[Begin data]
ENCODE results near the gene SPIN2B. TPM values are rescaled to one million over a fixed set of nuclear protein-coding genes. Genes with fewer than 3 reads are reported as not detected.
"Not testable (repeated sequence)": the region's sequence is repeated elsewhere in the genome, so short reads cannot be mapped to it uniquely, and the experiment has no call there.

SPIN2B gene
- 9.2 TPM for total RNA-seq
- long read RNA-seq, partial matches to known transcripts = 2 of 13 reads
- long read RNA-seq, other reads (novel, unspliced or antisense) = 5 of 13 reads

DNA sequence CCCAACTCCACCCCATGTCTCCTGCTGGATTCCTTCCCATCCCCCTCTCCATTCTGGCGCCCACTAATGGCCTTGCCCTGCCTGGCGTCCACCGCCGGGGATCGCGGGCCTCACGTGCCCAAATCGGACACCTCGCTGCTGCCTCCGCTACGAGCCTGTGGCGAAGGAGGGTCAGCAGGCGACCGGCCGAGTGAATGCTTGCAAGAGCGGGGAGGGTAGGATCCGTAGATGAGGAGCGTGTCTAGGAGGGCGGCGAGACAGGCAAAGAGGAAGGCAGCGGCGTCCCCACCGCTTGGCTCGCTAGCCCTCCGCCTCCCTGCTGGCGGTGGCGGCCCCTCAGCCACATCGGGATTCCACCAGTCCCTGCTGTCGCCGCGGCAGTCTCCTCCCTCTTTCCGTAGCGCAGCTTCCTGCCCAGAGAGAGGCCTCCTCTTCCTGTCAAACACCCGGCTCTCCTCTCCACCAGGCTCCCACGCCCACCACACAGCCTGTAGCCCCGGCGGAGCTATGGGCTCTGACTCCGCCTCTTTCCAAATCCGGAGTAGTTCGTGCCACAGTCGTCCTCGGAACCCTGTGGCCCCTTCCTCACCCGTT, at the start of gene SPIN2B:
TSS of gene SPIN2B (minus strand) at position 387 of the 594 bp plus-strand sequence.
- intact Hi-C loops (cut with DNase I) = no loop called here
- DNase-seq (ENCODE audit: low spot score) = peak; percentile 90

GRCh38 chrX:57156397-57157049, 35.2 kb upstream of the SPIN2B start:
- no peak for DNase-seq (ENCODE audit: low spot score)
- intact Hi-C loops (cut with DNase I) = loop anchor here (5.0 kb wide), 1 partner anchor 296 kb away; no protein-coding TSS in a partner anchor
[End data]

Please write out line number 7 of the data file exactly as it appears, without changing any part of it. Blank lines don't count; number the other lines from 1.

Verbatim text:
DNA sequence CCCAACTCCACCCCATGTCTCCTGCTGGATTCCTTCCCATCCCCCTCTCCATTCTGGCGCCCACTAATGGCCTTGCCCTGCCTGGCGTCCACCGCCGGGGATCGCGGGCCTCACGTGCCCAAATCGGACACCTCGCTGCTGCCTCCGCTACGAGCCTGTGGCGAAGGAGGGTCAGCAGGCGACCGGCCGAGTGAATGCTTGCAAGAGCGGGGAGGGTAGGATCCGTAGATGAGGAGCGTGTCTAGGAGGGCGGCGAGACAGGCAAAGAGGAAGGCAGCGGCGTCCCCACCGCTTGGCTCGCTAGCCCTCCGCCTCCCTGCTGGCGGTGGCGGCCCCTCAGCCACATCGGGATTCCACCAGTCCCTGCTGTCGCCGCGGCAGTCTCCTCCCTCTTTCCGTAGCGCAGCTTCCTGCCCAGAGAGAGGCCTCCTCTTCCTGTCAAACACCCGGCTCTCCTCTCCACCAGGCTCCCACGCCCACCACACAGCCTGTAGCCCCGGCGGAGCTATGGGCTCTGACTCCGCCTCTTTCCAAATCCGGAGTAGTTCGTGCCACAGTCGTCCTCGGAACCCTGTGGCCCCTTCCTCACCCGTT, at the start of gene SPIN2B: